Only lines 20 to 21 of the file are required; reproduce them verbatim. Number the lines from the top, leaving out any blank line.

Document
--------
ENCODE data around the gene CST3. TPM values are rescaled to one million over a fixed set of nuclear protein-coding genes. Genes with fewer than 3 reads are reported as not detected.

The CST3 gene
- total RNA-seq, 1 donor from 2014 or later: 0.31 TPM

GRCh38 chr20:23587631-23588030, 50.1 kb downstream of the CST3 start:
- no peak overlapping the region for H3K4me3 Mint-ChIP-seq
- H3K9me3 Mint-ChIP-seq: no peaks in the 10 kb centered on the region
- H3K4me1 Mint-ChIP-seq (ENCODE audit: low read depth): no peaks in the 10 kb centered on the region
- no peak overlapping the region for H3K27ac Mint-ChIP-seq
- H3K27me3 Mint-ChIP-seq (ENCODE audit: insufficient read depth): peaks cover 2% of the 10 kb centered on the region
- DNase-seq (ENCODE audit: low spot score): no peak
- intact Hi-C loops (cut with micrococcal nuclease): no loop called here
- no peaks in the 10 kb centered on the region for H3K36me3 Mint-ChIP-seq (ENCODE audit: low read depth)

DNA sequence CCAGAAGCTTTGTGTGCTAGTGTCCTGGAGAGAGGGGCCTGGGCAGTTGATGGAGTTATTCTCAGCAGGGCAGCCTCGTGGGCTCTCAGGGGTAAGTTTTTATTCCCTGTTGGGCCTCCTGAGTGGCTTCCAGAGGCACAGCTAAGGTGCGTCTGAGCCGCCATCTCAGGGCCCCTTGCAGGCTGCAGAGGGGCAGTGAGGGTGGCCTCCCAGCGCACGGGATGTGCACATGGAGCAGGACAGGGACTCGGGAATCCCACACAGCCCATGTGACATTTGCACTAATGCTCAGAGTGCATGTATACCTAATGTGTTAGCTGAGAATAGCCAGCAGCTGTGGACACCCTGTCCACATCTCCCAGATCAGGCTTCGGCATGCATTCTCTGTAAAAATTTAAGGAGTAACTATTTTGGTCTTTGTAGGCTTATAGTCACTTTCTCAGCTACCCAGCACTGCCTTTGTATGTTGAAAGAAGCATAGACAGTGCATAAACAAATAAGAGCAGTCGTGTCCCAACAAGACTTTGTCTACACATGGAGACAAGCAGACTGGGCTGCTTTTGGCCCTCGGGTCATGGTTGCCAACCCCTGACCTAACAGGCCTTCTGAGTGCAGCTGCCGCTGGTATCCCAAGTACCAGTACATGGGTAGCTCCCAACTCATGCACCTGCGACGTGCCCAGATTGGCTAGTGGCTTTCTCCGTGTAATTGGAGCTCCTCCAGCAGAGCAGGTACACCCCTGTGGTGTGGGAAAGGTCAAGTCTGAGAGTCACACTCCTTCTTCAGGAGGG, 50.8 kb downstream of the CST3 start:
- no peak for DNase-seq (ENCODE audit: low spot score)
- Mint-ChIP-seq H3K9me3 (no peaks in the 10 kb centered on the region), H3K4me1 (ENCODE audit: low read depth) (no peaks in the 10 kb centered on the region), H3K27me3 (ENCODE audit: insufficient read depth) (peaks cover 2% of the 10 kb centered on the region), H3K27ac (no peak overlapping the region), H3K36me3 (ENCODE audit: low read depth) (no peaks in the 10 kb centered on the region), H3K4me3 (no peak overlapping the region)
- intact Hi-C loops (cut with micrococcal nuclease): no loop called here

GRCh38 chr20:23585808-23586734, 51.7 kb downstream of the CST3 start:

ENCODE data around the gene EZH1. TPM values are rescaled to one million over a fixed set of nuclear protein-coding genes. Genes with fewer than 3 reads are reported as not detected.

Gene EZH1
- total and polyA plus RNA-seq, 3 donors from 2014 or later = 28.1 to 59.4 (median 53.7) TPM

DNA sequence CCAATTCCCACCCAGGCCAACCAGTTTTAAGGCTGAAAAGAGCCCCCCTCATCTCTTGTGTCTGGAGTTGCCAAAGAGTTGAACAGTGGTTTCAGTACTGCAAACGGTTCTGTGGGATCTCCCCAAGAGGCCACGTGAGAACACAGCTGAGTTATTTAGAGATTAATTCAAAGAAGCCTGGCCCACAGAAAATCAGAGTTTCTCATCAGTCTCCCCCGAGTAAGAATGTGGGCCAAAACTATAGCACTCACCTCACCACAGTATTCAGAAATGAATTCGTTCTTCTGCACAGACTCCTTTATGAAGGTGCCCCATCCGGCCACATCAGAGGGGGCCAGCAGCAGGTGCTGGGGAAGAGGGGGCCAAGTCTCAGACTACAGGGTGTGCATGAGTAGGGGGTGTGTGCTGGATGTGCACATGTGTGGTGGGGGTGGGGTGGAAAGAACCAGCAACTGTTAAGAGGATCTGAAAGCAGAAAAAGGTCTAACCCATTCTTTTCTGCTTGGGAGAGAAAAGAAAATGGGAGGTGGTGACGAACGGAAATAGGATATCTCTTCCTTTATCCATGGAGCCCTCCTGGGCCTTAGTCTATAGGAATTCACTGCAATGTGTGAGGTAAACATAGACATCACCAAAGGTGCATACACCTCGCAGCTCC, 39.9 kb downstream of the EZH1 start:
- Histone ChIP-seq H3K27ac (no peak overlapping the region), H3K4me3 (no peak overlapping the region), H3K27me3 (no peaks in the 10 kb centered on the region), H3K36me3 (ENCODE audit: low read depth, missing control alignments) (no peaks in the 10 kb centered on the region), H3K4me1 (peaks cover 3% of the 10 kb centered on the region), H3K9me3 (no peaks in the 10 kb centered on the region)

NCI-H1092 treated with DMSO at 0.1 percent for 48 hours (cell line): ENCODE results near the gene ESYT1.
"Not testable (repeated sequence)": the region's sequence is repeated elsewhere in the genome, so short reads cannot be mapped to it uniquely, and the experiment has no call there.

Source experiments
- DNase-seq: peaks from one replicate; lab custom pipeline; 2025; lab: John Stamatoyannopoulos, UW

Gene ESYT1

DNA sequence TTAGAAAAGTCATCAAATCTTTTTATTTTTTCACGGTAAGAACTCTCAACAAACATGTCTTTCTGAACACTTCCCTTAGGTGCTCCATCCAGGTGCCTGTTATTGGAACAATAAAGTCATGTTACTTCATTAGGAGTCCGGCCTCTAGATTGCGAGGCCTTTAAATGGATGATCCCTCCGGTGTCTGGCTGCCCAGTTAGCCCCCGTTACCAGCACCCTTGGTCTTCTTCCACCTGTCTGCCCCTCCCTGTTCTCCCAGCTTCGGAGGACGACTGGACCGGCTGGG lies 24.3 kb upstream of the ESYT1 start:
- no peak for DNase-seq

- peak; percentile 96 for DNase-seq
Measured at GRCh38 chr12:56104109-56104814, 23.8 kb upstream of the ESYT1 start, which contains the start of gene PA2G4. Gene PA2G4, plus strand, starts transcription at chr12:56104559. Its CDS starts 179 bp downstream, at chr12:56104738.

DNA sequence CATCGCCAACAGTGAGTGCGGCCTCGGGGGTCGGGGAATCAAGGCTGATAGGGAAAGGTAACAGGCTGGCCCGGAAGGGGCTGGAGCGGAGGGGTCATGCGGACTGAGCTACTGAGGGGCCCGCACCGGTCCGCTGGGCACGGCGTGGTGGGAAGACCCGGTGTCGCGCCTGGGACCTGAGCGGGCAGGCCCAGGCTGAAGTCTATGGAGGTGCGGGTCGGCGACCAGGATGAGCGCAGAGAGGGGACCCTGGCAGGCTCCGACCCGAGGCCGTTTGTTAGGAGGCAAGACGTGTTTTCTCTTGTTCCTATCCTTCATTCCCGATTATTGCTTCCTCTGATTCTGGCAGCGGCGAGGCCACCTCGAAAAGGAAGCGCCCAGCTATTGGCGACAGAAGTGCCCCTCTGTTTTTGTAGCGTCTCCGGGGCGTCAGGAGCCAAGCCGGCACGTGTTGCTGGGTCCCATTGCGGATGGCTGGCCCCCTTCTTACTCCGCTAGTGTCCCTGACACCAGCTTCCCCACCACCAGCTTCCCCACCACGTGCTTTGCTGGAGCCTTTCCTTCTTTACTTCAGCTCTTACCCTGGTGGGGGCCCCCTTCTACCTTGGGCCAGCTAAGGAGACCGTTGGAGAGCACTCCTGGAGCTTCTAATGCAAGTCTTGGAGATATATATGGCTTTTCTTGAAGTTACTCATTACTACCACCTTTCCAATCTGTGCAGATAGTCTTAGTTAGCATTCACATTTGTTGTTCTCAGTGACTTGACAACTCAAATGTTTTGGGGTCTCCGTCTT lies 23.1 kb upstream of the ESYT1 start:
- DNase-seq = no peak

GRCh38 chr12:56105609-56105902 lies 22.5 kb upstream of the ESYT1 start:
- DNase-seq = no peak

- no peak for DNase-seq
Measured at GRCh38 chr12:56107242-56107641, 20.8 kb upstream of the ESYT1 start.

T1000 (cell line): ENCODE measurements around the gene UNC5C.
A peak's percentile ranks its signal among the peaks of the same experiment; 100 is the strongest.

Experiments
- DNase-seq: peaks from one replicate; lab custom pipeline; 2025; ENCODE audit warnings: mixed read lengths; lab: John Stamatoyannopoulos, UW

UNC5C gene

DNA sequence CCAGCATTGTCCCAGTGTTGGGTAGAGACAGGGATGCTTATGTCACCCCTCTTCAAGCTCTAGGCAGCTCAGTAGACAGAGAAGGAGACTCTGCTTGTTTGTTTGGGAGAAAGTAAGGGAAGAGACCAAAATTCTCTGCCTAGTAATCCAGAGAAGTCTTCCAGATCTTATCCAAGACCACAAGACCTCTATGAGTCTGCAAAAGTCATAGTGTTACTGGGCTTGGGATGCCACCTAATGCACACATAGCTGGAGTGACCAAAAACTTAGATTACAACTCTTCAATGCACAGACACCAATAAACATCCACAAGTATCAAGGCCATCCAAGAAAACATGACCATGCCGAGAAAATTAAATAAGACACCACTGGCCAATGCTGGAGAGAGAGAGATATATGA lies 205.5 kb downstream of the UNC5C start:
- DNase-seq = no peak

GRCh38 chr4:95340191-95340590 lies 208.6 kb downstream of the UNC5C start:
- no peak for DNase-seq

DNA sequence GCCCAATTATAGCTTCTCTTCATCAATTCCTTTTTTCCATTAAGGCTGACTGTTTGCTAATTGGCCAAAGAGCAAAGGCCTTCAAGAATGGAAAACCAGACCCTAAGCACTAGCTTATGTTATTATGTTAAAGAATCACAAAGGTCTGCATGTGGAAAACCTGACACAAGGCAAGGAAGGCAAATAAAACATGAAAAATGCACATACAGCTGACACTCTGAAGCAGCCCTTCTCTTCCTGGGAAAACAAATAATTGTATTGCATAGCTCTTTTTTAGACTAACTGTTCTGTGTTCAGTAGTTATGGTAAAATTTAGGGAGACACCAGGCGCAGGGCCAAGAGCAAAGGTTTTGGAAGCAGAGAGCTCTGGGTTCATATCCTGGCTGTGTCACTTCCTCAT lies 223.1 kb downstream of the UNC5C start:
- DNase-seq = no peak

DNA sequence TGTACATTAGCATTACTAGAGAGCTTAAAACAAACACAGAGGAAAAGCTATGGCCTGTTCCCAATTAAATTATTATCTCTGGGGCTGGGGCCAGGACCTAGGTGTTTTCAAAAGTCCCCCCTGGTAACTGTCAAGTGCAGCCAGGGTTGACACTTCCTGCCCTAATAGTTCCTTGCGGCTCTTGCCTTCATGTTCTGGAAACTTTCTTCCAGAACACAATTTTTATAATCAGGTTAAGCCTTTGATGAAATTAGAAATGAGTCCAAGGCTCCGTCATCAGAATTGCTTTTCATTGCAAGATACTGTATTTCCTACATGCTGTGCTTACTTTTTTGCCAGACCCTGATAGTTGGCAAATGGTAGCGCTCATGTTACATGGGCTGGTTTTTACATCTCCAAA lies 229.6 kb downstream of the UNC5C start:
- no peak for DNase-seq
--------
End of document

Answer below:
- total and polyA plus RNA-seq, 3 donors from 2014 or later = 28.1 to 59.4 (median 53.7) TPM

DNA sequence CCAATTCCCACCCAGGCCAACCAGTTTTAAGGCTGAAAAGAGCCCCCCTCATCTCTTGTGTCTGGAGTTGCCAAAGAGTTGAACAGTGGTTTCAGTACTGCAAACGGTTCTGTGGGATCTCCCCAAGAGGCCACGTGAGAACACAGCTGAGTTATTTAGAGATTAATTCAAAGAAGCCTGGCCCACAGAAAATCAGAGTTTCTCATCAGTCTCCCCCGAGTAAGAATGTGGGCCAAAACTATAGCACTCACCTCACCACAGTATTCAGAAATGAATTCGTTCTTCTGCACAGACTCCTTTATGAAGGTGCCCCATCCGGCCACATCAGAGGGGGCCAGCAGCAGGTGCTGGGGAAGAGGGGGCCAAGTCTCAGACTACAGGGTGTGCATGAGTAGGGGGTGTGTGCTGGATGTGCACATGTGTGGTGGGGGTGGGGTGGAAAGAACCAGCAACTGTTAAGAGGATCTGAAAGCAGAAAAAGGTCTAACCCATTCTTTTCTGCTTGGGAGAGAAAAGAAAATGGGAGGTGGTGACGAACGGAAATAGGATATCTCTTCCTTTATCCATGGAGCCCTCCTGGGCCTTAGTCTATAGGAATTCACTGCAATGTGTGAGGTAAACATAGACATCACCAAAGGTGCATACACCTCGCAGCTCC, 39.9 kb downstream of the EZH1 start: